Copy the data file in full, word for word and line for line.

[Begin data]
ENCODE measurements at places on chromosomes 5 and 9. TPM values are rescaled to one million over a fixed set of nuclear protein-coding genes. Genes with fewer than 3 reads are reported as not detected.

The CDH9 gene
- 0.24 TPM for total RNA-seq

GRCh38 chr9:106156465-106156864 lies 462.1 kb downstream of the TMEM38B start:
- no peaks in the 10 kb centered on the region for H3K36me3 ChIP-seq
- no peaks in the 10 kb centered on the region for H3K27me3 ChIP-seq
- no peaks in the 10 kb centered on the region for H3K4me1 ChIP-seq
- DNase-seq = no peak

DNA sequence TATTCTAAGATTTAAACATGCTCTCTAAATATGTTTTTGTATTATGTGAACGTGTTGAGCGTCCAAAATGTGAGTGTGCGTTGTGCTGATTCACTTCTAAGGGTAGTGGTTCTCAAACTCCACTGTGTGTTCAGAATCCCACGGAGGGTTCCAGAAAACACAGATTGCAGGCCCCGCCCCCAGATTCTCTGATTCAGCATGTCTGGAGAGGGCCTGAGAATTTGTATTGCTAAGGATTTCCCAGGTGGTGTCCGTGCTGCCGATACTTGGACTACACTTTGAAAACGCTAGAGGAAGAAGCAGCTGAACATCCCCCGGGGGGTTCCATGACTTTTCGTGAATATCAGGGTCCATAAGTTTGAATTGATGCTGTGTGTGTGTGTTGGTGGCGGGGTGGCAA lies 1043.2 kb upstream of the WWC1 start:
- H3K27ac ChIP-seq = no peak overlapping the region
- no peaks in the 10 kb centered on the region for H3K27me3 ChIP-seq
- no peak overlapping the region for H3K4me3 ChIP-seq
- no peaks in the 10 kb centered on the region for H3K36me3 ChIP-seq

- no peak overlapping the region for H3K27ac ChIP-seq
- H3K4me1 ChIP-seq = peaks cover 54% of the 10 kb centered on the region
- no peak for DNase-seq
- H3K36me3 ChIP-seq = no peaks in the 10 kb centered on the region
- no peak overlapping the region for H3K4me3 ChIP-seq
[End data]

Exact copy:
ENCODE measurements at places on chromosomes 5 and 9. TPM values are rescaled to one million over a fixed set of nuclear protein-coding genes. Genes with fewer than 3 reads are reported as not detected.

The CDH9 gene
- 0.24 TPM for total RNA-seq

GRCh38 chr9:106156465-106156864 lies 462.1 kb downstream of the TMEM38B start:
- no peaks in the 10 kb centered on the region for H3K36me3 ChIP-seq
- no peaks in the 10 kb centered on the region for H3K27me3 ChIP-seq
- no peaks in the 10 kb centered on the region for H3K4me1 ChIP-seq
- DNase-seq = no peak

DNA sequence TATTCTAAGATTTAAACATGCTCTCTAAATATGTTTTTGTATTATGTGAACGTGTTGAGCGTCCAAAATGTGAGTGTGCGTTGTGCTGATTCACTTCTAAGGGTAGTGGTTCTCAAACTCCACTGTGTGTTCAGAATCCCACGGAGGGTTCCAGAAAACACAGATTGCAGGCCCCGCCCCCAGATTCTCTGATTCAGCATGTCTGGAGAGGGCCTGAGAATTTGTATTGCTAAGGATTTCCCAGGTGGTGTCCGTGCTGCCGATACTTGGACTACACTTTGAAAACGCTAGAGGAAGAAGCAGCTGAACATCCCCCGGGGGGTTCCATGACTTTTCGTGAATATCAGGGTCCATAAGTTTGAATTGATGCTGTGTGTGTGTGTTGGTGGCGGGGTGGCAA lies 1043.2 kb upstream of the WWC1 start:
- H3K27ac ChIP-seq = no peak overlapping the region
- no peaks in the 10 kb centered on the region for H3K27me3 ChIP-seq
- no peak overlapping the region for H3K4me3 ChIP-seq
- no peaks in the 10 kb centered on the region for H3K36me3 ChIP-seq

- no peak overlapping the region for H3K27ac ChIP-seq
- H3K4me1 ChIP-seq = peaks cover 54% of the 10 kb centered on the region
- no peak for DNase-seq
- H3K36me3 ChIP-seq = no peaks in the 10 kb centered on the region
- no peak overlapping the region for H3K4me3 ChIP-seq